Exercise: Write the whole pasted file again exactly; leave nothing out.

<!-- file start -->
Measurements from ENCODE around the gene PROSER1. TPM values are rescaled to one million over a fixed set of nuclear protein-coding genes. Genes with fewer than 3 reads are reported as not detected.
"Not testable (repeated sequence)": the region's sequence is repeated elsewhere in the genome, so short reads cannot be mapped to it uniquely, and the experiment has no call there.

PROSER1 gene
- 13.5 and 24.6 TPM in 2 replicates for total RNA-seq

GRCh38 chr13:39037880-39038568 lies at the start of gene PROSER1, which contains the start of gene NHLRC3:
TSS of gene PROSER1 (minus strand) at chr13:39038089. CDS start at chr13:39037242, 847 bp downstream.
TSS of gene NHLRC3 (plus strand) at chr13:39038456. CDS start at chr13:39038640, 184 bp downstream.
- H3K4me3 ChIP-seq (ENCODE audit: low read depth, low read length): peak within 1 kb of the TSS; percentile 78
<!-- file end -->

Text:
Measurements from ENCODE around the gene PROSER1. TPM values are rescaled to one million over a fixed set of nuclear protein-coding genes. Genes with fewer than 3 reads are reported as not detected.
"Not testable (repeated sequence)": the region's sequence is repeated elsewhere in the genome, so short reads cannot be mapped to it uniquely, and the experiment has no call there.

PROSER1 gene
- 13.5 and 24.6 TPM in 2 replicates for total RNA-seq

GRCh38 chr13:39037880-39038568 lies at the start of gene PROSER1, which contains the start of gene NHLRC3:
TSS of gene PROSER1 (minus strand) at chr13:39038089. CDS start at chr13:39037242, 847 bp downstream.
TSS of gene NHLRC3 (plus strand) at chr13:39038456. CDS start at chr13:39038640, 184 bp downstream.
- H3K4me3 ChIP-seq (ENCODE audit: low read depth, low read length): peak within 1 kb of the TSS; percentile 78